Among Americans who say they most trust Fox News, 26 percent say reverse discrimination is a critical issue, nearly twice as many as say discrimination against minority groups is a critical issue (14 percent). At the other end of the spectrum, only 8 percent of Americans who most trust public television say reverse discrimination is a critical issue, compared to 27 percent who say discrimination against minorities is a critical issue.

The financial crisis wiped out 20 years of minority wealth gains, and minority incarceration and unemployment rates are far higher than those of whites, but white Americans have nevertheless become more receptive to the idea that whites face as much discrimination as minorities. While the numbers for those who trust Fox News are much higher, a majority of whites in the study, 51 percent, also say they believe discrimination against whites is as big of a problem as discrimination against minorities. That's despite relatively low levels of interaction between whites and minorities. According to the study, "More than 8-in-10 Americans report having a conversation with an African-American person at least once a day (43 percent) or occasionally (40 percent)." Most of these exchanges, apparently, involve black people callously turning down whites applying for jobs or home loans. Nevertheless, while opinions of Muslims and immigrants vary by age and political perspective, demographic groups surveyed expressed positive impressions of African Americans across the board. (Otherwise, they might be racist or something.)

When it comes to Muslims, the study shows that the funders of the more than $40 million Shariah panic industry are getting their money's worth. Although two-thirds of Americans say that Muslims are not trying to establish Shariah law in the US, "[o]ver the last 8 months agreement with this question has increased by 7 points, from 23 percent in February 2011 to 30 percent today." The number of Republicans who buy that Muslims are trying to establish Shariah law in the US is up 14 points since August 2011, from 31 percent to 45 percent. 

Fox News is a crucial outlet for fomenting Shariah panic. According to the study, "There is a strong correlation between trusting Fox News and negative views of Islam and Muslims," as "[n]early 6-in-10 Republicans who most trust Fox News believe that American Muslims are trying to establish Shari'a law in the U.S.," and 72 percent of "Fox News Republicans" agree that Islam is "at odds with American values." If you're a Republican, you're more likely to think that white people are as discriminated against as minorities and that American Muslims represent a fifth column trying to subvert the Constitution. But if you're a Republican who watches Fox News, then you're far more likely to believe those things, thanks to a steady media diet of racial resentment and Muslim-baiting paranoia.

*Updated to reflect the fact that the poll was done by PRRI, and that the study was a joint venture.

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The Upside of Being a Lunatic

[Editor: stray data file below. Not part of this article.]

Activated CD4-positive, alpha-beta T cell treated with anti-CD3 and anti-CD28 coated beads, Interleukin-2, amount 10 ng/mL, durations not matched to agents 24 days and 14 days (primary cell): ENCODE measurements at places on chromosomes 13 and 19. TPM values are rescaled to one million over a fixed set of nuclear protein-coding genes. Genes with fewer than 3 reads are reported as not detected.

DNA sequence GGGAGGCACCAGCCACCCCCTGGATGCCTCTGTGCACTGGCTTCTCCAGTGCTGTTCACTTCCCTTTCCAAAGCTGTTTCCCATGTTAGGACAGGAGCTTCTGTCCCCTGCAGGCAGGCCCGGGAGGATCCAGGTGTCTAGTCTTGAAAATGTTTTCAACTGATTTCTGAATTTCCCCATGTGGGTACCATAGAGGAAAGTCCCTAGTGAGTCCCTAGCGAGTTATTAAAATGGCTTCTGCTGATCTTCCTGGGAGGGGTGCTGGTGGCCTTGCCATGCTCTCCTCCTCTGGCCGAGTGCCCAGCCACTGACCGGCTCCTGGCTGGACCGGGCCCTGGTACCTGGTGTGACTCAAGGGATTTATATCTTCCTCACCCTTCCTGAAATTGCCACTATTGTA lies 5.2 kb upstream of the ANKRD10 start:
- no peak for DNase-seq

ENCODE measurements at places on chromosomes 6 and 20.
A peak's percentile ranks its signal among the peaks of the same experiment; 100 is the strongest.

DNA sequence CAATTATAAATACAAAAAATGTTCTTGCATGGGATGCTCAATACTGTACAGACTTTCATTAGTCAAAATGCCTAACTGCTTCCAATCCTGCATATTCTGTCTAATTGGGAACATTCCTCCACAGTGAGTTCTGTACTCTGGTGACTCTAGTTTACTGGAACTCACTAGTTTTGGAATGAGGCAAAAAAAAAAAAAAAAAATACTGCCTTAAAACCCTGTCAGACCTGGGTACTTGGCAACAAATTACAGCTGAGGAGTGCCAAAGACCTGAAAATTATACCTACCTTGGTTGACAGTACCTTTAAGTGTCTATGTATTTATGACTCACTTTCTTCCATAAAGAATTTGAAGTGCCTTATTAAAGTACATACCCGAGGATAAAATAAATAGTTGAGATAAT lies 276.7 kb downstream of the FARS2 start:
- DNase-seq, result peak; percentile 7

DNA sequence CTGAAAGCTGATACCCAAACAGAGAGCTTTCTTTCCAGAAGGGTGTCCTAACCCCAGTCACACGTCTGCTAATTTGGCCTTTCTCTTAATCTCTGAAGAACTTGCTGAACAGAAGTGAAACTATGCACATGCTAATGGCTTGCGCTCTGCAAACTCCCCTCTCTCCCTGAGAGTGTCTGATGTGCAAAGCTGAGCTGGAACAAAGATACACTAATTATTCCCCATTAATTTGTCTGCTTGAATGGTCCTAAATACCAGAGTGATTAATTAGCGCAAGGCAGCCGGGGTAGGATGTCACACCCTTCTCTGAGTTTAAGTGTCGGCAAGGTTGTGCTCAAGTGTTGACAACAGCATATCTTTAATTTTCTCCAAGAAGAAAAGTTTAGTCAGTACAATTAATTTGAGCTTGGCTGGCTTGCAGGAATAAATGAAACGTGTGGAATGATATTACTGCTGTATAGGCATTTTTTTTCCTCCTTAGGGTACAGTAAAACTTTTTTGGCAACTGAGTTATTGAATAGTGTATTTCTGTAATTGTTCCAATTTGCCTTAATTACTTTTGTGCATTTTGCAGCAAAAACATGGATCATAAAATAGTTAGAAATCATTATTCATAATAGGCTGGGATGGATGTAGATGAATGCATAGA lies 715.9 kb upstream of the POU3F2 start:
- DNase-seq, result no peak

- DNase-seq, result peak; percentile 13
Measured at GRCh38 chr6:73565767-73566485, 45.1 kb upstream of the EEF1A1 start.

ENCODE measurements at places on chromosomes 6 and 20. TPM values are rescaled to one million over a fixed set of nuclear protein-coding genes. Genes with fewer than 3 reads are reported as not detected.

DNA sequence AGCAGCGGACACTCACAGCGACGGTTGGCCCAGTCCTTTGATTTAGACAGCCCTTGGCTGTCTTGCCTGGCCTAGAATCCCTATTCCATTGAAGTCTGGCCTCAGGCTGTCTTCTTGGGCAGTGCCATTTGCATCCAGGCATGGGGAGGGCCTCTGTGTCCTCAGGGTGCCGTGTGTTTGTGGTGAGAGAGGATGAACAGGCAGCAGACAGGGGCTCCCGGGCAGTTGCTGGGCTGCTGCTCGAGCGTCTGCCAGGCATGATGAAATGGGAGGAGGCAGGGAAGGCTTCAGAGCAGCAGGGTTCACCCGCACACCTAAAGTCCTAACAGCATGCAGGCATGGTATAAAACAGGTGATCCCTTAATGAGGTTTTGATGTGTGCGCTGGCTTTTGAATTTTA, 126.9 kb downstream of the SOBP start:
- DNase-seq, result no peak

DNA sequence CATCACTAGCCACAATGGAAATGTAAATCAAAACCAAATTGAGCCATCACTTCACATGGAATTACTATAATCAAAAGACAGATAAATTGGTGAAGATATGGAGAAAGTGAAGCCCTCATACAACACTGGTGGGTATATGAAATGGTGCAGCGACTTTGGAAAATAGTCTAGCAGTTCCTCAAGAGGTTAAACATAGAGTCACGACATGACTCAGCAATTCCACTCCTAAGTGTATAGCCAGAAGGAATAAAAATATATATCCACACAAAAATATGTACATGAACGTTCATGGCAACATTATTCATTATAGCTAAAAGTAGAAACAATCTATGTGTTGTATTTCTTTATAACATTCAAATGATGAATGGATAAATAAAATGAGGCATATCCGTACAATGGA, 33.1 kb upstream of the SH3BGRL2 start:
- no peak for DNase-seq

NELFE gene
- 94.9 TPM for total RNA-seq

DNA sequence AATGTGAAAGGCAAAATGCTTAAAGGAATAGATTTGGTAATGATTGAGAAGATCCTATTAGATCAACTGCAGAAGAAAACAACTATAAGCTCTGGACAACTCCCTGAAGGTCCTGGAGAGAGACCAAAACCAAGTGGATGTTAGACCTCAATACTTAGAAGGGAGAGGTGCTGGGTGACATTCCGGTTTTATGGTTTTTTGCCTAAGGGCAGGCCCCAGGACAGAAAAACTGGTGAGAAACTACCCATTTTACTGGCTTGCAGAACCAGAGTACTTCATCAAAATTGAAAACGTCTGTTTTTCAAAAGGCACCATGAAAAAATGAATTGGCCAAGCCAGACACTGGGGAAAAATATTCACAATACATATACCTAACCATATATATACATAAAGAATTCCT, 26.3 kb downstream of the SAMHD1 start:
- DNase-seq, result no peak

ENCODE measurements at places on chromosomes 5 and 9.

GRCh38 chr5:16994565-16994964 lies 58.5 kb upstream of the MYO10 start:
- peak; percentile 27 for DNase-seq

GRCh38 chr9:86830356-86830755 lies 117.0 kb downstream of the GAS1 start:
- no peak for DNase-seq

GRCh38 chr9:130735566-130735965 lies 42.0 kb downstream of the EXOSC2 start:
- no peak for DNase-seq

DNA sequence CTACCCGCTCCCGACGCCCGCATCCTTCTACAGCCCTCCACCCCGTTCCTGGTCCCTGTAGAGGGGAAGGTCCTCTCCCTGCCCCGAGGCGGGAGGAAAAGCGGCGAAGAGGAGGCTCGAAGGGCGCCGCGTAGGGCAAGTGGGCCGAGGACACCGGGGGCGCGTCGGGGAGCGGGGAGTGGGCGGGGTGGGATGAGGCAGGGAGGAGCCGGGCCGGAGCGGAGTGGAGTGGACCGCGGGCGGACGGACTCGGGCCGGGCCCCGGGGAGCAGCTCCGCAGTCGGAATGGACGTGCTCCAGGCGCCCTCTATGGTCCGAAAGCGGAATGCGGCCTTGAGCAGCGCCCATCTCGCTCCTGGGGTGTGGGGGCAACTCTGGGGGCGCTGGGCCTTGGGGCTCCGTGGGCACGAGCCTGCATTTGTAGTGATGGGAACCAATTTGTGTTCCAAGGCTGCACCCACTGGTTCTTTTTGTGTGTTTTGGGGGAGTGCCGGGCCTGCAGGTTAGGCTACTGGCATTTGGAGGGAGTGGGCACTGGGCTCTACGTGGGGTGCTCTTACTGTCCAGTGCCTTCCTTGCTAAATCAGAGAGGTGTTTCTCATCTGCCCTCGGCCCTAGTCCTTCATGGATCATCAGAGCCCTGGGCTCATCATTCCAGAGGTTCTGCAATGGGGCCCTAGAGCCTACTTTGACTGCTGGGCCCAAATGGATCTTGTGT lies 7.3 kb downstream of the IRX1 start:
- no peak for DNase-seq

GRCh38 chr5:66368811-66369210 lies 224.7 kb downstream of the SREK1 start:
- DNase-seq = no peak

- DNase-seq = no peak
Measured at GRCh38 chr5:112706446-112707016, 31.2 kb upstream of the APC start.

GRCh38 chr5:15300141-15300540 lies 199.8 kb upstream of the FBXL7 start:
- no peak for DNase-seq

| Wed Sep. 7, 2011 11:10 AM EDT

Sen. Richard Shelby (R–Fuhgeddaboutit) says he's mighty impressed by Richard Cordray, President Obama's pick to head up the new Consumer Financial Protection Bureau. Jon Cohn explains what this means in real life:

So is Cordray on track for confirmation? Of course not. As Shelby made crystal clear, he and his fellow Republicans really don't care about Cordray's qualifications right now. They care about the board itself. They don't like it. Until Obama and the Democrats agree to modify it to suit conservative tastes, the Republicans won't confirm anybody to run it.

....Brookings scholar and historian Thomas Mann has called this practice a "modern-day form of nullification." I agree — and I think it's worth pondering just what that means.

The consumer protection agency exists because one year ago a majority of democratically elected lawmakers passed a law and a democratically elected president signed it. Now a minority of Senators representing a minority of the country are exploiting their procedural powers (i.e., using the filibuster) to prevent that law from taking effect.

That's undemocratic. And I mean that with a small "d."

Republicans can get away with this because (a) nobody cares about presidential appointments below the cabinet level, and (b) as I mentioned a few days ago, Republicans are expected to hold lunatic views and reporters simply give them a pass on it. At its core, the press doesn't really consider this stuff spiteful or petty or partisan or dangerous or anything like that. Sure, we're being treated to the spectacle of a bunch of constitutional conservatives explicitly abandoning their black letter constitutional duty to advise and consent, but hey. It's just Republicans being Republicans, and it's considered completely sincere no matter how crazy it is.

Democrats, of course, could do the same thing to the next Republican president, but it wouldn't work. Conservatives have a huge megaphone that's able to whip its audience into a wee bit more of a frenzy than the New York Times editorial page, and the mainstream press would play along by reporting the Democratic actions as pure political payback. Which would be true, of course. But that's not how they report Republican obstructionism, when they bother reporting it at all. Democrats don't get the benefit of being thought sincerely crazy. Republicans do.

I guess you can run a country this way. Not well, of course, but then, that's what they said about the dancing bear too.

As Drought Worsened, Rick Perry Slashed Fire-Fighting Spending

| Wed Sep. 7, 2011 11:09 AM EDT
Texas Gov. Rick Perry signed off on massive cuts to fire-fighting services in 2011.

Wildfires are burning across central Texas right now, the product of an historic drought and high winds from Tropical Storm Lee. An estimated 3.6 million acres have been scorched since November, with the flames approaching the city limits of Austin; damage is expected to exceed $5 billion. In the macro-sense, this is climate change-caused problem, with Texas' climate set to become dryer and dryer over the ensuing decades, making extended droughts the new norm. But it's also a crisis of emergency management. Although Texas Governor Rick Perry has called his state "a model for the nation in disaster preparedness and response," he has taken steps over the last year that would dramatically change that.